After viewing Running with Beto, David Modigliani’s documentary about Texas Congressman Beto O’Rourke’s attempt to unseat Senator Ted Cruz in 2018, I was left wondering: Had I just seen an actual documentary or a somewhat predictable political drama shot in the documentary style popularized in Michael Ritchie’s 1972 Robert Redford vehicle, The Candidate? Like Redford’s Bill Mackay, Beto O’Rourke projects youthful good looks, progressive (at least on screen) political views and a casual style matching the zeitgeist of his era. Sadly, like Mackay, he also comes across as an example of style over substance.

In theory, O’Rourke’s initial visceral appeal should have the Gen X and older Millennial crowd standing at attention in fist-pumping rapture. The film shows him citing his 1990’s grunge band Foss as an influence on his political career in an early campaign stump speech. O’Rourke claims that experience taught him how to organize a campaign much like he did a tour. For the most part, his audience seems transfixed, waiting for their favorite song in the encore, but still not listening closely to the lyrics. Like a college student body president, O’Rourke has energy and enthusiasm but he is short on delivering a concrete message. With the avuncular and somewhat creepy Cruz as an opponent, he is quick to project himself as the one who will stand up to the Dean to ensure his classmates have free meals in the cafeteria once a week, and a chance to write course evaluations that will be taken seriously.

In Cruz, O’Rourke has the perfect comic foil. Known to the audience as a failed presidential candidate occupying the hard right of the Republican party, the pudgy senator is Penguin to Beto’s El Paso Bruce Wayne. In one pivotal scene, where the two debate, O’Rourke defies his strategy to run a clean campaign by referring to his opponent by his common nickname, “Lying Ted” out of frustration with his duplicitous political attacks during the evening. Like the carefully edited profanities that show him to be just authentic enough, Beto’s transgression venial and easily forgivable, much like his muted criticism of his staff in a heated car ride to another campaign site.

Like many documentaries purporting to give an authentic behind-the-scenes view of political campaigning and the ordinary lives of politicians, Running with Beto falls short of authenticity. At one point one of his campaign organizers and the family of a young LGBT woman from a Republican family debate the ongoing refugee crisis at the Mexican border. When someone remarks how the conversation did not escalate to the usual yelling and screaming, the woman points to the presence of cameras.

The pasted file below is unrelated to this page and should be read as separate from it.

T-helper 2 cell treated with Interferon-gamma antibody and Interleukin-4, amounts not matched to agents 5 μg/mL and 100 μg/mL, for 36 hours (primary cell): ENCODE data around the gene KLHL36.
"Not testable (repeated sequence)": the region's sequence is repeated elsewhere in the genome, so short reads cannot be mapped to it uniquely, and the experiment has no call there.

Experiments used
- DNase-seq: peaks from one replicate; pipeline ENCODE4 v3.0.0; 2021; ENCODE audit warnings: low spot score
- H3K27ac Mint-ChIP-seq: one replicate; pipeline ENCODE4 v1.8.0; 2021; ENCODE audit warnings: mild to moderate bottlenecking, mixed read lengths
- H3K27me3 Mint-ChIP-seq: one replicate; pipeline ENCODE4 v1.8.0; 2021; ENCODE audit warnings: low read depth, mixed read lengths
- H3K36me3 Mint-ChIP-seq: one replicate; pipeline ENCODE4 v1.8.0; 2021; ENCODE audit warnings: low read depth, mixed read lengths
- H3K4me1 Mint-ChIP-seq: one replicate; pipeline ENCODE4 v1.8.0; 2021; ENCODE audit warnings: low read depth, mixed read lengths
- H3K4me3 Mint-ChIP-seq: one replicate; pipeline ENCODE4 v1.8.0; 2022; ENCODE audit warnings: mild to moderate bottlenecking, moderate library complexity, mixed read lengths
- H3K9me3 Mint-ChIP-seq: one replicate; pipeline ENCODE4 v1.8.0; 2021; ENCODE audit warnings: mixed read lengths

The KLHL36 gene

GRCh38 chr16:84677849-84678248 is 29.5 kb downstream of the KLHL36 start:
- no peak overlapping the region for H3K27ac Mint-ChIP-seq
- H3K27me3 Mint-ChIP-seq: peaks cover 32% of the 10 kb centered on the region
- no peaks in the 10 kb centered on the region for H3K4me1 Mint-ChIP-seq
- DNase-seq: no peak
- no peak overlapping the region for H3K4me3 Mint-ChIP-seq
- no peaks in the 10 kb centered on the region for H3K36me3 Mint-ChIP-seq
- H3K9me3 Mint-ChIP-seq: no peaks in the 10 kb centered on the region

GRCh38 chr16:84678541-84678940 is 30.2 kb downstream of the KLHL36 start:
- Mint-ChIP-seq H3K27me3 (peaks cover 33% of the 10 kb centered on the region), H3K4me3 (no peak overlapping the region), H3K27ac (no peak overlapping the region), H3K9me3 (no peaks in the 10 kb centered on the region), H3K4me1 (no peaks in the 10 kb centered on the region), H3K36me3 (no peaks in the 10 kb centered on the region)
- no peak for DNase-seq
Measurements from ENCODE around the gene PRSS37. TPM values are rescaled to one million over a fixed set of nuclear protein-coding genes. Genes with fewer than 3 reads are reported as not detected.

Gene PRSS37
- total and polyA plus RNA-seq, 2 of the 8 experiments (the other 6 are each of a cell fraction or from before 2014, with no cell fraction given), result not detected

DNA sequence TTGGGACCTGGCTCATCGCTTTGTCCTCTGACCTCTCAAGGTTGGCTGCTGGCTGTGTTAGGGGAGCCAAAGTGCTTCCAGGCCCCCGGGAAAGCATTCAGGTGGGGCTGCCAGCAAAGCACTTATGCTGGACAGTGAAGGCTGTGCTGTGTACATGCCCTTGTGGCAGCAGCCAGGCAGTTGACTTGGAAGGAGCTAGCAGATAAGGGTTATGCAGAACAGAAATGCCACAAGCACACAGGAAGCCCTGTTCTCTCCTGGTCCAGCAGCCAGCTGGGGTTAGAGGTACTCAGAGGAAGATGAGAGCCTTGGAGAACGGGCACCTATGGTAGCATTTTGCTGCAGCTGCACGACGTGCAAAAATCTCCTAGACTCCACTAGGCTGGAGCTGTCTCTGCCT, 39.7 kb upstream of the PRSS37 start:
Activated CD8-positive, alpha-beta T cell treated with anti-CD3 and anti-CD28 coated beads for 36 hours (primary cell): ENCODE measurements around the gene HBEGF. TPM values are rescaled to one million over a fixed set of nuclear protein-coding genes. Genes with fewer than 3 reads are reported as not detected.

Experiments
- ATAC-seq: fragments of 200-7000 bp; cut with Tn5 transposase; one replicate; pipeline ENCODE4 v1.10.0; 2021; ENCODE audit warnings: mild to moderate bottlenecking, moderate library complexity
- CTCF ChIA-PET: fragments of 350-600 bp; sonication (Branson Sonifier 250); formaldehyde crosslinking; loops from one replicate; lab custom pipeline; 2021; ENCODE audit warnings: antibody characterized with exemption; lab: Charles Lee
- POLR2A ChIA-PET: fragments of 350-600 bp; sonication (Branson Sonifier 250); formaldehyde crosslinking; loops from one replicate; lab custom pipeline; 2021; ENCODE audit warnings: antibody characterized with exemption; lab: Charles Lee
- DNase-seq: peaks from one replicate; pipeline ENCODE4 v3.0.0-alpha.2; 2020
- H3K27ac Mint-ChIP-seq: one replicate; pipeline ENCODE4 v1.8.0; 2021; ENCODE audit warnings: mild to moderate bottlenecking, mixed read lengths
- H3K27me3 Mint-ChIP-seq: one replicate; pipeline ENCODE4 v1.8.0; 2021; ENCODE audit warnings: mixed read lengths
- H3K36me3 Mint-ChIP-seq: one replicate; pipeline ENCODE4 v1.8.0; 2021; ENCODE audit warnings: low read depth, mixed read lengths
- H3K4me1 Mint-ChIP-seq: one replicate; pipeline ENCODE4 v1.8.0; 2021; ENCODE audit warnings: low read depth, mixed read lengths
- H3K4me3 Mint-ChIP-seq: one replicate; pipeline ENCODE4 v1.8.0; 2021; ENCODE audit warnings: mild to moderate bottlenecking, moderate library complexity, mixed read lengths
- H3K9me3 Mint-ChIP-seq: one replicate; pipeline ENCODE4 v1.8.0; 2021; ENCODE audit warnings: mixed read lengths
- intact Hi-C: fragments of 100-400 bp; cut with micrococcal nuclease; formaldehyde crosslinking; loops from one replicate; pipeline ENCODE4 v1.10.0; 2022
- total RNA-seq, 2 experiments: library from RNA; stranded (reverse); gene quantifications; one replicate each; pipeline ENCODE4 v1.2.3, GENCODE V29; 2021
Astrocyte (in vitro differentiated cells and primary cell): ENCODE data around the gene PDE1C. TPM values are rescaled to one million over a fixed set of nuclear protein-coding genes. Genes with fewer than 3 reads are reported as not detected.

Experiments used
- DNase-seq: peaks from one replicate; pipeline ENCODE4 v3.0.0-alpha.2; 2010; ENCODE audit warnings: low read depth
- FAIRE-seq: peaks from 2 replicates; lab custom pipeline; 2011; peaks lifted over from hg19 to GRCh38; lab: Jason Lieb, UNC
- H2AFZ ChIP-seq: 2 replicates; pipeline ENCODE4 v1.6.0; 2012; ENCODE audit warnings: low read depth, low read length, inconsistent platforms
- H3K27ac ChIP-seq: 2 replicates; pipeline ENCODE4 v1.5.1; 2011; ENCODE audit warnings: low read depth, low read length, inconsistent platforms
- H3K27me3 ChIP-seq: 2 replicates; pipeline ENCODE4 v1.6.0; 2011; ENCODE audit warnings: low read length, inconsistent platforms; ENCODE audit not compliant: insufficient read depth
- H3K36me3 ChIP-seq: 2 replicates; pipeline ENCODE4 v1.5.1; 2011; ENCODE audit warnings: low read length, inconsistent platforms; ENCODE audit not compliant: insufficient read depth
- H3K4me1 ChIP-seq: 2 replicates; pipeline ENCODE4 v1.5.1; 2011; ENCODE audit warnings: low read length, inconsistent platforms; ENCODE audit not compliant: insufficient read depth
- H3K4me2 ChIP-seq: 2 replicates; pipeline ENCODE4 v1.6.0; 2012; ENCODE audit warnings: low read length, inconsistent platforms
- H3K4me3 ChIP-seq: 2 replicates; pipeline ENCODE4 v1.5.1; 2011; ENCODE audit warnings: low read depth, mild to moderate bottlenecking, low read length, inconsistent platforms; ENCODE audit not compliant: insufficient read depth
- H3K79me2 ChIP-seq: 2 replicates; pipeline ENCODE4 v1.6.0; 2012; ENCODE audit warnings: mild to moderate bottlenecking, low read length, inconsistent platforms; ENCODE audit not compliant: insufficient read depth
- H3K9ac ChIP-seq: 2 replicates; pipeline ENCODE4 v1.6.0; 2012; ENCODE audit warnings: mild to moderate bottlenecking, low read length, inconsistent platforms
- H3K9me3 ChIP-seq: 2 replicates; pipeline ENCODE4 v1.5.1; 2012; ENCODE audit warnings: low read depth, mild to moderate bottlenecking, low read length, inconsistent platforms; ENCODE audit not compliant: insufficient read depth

Therein lies the problem. Carefully edited scenes of O’Rourke’s supportive wife Amy talking to their three children are too-perfectly orchestrated, so the audience is never sure whether they are just part of a larger campaign ad for his current run for the national Democratic leadership. His public lament about missing his children seems closely tied to the premature death of his father, a man who was both an obvious mentor, but also a source of external conflict.

Running with Beto is most effective when it looks at the smaller players behind the scenes of O’Rourke’s campaign. His media strategist is young enough to be carded at any Texas bar, and has the giddy enthusiasm of a teenager sending his first Tweet. A foul-mouthed military widow, lacking in political subtlety but committed to the same DIY approach to campaigning as her mentor, offers comic relief. Survivors of various school shootings are present throughout most the film, meant to lend legitimacy to the candidate’s stance on gun control, and an LGBT organizer must deal with the consistent frustration of political apathy in her county.

Ultimately, like O’Rourke’s campaign, the film comes close to winning the audience over – but fails. Seduced by his Kennedy-like appeal and youthful energy, I too was initially an O’Rourke fan, overlooking his inconsistent political positions on health care and abortion rights by justifying them as a means to get elected in a state where Democrats have had little recent political success. To his credit, O’Rourke came close to achieving what few had done in his state in a quarter century, while galvanizing many Latinx voters to take part in the political process for the first time in years.

Still, something seemed to be missing and if his current level of support in the race for the Democratic nomination is any indicator, I am clearly not alone. Despite a grassroots campaign financed by individual donations and fueled by takeout food, Beto O’Rourke’s attempt to look like an authentic political outsider seems contrived.

There is a scene near the middle of The Candidate in which Redford’s Bill Mackay laughs uncontrollably after a boom mike falls during a recorded television segment. It is the one moment in this fictional the campaign when the candidate’s carefully controlled political machine falls victim to a spontaneous reaction to a random event. While Running with Beto might be an entertaining look at an attempted political upset, it falls short of providing an honest view of the flaws of its principal character, and in so doing leaves the audience questioning his sincerity.